What inspires you to be a scientist? For me, the motivation comes from a strong desire to make the world a better place, to use our skills and knowledge as scientists to help society and shape the future. Increasing our collaboration and involvement is an excellent way to expand our influence, but for early career scientists (ECS) like me, it can be a challenging task.
EGU has an incredible opportunity for ECS to overcome this challenge: the 2019 ECS Policy Competition. As the very fortunate winner of 2018, I received an invitation to an exclusive event in Brussels: a dinner debate, attended by an impressive guest list of EU Commission and Parliament members as well as influential scientists and industry leaders. This fantastic experience gave me a platform to voice my opinion, learn how to get more involved in policy, and directly network with policymakers and important stakeholders.
The format of the dinner debate was simple and effective. First, a high-level panel of speakers discussed the evening’s theme: how geoscientists can play a bigger role in tackling societal challenges. Afterwards, the discussions continued over dinner in a round-table activity, allowing each of us to give our thoughts and perspectives – these discussions were recorded and the summarised version can be seen here. I was able to have informal conversations with influential politicians: definitely a rare opportunity! The overwhelming consensus of the evening was that there is a strong need for researchers in geoscience fields to get more active and involved in interdisciplinary efforts in order to address societal issues. It was pointed out that we, as scientists, are uniquely qualified to provide highly informed advice in our fields of expertise. We are strongly encouraged to initiate a dialogue with scientists in multiple disciplines as well as policymakers and other stakeholders, and our input is extremely valuable. Activities like this dinner debate provide an excellent means for that communication to happen.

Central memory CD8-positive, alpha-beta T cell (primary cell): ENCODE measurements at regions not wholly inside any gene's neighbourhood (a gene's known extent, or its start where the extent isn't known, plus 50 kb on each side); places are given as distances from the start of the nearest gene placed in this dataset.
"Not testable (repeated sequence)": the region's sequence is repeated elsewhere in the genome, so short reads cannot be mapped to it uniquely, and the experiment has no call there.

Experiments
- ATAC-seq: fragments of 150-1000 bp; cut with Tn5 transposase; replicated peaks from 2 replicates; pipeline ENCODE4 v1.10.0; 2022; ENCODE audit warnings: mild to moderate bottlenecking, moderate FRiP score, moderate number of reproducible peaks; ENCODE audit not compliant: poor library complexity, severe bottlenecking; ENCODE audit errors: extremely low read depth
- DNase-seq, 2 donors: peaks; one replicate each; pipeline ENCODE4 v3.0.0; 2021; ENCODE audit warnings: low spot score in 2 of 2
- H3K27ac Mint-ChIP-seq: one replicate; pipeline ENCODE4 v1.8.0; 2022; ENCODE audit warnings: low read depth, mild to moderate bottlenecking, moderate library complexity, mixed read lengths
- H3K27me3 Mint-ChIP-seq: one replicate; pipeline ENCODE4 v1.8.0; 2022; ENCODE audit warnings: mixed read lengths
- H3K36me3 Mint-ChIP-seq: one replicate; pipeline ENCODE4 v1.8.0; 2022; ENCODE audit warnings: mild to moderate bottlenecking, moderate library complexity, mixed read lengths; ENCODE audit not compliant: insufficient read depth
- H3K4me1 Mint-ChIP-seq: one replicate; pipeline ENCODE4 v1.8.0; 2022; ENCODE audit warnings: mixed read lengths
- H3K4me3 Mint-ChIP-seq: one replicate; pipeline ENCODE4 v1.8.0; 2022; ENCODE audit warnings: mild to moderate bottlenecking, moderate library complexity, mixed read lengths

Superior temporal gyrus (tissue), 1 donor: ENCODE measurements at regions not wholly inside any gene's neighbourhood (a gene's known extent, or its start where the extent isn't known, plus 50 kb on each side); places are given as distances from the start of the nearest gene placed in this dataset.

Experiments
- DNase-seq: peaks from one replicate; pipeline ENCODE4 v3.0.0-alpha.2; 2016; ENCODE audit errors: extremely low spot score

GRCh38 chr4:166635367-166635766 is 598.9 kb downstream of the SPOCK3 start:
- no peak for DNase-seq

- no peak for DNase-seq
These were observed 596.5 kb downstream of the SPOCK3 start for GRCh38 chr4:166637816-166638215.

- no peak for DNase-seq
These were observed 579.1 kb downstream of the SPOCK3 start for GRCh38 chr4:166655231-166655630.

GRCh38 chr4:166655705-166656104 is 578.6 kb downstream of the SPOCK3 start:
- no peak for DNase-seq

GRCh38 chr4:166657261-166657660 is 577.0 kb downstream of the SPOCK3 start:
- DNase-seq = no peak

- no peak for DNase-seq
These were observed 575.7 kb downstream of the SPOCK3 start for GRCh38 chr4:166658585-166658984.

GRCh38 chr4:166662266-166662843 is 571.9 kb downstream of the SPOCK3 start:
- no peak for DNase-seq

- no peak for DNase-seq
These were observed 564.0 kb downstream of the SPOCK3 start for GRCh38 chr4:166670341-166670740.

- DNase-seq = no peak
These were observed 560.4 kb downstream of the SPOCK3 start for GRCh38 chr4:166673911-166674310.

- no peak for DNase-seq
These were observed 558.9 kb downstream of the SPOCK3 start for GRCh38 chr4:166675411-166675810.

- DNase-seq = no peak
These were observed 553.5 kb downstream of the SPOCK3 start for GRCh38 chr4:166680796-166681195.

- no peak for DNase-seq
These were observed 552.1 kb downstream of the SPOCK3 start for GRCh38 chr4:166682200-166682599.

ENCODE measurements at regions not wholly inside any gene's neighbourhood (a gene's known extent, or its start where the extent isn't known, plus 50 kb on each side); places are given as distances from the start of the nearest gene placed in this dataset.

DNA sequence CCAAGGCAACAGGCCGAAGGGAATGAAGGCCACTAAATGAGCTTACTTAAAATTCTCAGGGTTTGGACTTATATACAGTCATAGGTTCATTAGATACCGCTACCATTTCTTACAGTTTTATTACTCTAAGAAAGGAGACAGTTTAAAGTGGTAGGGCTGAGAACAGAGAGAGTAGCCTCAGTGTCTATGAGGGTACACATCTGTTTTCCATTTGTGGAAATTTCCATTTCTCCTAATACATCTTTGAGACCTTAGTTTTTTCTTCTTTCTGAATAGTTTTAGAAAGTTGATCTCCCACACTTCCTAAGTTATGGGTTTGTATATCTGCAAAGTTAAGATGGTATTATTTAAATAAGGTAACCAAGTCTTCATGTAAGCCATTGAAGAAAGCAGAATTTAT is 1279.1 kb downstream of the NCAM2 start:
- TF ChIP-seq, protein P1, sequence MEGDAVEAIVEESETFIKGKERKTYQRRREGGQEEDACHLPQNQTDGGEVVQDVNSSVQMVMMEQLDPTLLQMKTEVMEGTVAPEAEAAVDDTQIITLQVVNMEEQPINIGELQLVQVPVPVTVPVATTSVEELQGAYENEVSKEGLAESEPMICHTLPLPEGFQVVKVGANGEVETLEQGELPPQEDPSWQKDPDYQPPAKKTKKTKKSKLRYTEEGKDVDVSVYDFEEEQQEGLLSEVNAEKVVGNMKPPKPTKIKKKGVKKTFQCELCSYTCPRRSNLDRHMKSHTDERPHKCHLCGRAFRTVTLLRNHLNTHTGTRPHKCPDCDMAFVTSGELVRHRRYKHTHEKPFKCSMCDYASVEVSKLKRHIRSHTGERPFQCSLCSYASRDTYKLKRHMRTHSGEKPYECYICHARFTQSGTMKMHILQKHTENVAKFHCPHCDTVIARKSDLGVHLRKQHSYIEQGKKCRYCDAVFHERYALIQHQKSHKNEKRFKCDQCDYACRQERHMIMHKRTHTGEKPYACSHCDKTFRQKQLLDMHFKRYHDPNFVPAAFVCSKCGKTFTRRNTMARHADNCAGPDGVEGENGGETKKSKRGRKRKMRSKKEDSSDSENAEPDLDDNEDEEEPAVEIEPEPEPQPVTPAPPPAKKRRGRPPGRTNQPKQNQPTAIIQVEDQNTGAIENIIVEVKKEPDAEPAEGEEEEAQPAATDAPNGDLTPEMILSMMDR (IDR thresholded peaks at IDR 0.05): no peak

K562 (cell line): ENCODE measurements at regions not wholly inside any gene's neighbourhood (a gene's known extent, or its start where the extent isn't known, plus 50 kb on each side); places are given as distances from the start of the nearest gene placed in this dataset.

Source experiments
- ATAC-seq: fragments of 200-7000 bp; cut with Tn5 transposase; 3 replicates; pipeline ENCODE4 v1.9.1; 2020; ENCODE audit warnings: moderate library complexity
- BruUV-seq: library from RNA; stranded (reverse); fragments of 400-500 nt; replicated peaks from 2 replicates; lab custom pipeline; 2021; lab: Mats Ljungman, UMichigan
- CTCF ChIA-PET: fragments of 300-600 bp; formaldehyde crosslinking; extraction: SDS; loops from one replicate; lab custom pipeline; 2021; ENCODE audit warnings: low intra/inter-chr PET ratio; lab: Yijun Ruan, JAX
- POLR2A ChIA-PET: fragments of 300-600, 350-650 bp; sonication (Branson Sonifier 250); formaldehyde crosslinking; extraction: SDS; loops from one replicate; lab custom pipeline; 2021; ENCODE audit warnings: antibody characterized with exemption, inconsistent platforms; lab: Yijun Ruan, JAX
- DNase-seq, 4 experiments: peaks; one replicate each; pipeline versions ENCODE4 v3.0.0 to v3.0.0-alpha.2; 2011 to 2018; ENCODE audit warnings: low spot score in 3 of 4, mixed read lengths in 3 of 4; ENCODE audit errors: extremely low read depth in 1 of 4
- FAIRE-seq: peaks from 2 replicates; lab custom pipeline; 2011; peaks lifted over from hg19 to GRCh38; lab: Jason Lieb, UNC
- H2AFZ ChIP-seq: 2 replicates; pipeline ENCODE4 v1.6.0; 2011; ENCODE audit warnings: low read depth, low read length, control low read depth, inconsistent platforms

I consider the dinner debate to have been a very worthwhile experience for me. The opportunities didn’t end that evening, though; as a direct result of this event, my network of contacts has grown, and to my delight, I have since received job offers as well as invitations to other events and activities. Taking part in EGU’s policy competition has had a positive impact on my career, and I wholeheartedly recommend it to any ECS with an interest in expanding their network outside of science and getting more involved in policy.
The EGU’s 2019 Policy event will take place on October 17 in Brussels. It will focus on the five upcoming Horizon Europe Missions (adapting to climate change, cancer, healthy oceans & inland waters, climate-neutral & smart cities, and soil health & food) and how the geosciences can help contribute to these. the ECS Policy Competition winner will receive an invitation to the event, support for travel expenses within Europe and one night accommodation. You can find more information about the competition and how to apply here.